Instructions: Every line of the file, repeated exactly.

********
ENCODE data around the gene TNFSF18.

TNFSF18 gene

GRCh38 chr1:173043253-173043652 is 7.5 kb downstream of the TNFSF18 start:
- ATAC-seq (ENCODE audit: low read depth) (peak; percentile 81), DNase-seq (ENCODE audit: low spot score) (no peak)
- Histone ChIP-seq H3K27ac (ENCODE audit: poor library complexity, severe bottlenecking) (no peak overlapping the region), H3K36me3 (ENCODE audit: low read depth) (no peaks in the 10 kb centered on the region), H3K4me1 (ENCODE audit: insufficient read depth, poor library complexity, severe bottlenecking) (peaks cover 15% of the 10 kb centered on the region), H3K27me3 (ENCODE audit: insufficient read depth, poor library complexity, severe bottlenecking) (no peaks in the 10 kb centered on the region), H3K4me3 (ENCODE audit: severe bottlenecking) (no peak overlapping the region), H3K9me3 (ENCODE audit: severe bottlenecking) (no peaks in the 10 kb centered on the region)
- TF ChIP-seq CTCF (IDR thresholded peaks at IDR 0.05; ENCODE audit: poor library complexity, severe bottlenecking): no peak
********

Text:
ENCODE data around the gene TNFSF18.

TNFSF18 gene

GRCh38 chr1:173043253-173043652 is 7.5 kb downstream of the TNFSF18 start:
- ATAC-seq (ENCODE audit: low read depth) (peak; percentile 81), DNase-seq (ENCODE audit: low spot score) (no peak)
- Histone ChIP-seq H3K27ac (ENCODE audit: poor library complexity, severe bottlenecking) (no peak overlapping the region), H3K36me3 (ENCODE audit: low read depth) (no peaks in the 10 kb centered on the region), H3K4me1 (ENCODE audit: insufficient read depth, poor library complexity, severe bottlenecking) (peaks cover 15% of the 10 kb centered on the region), H3K27me3 (ENCODE audit: insufficient read depth, poor library complexity, severe bottlenecking) (no peaks in the 10 kb centered on the region), H3K4me3 (ENCODE audit: severe bottlenecking) (no peak overlapping the region), H3K9me3 (ENCODE audit: severe bottlenecking) (no peaks in the 10 kb centered on the region)
- TF ChIP-seq CTCF (IDR thresholded peaks at IDR 0.05; ENCODE audit: poor library complexity, severe bottlenecking): no peak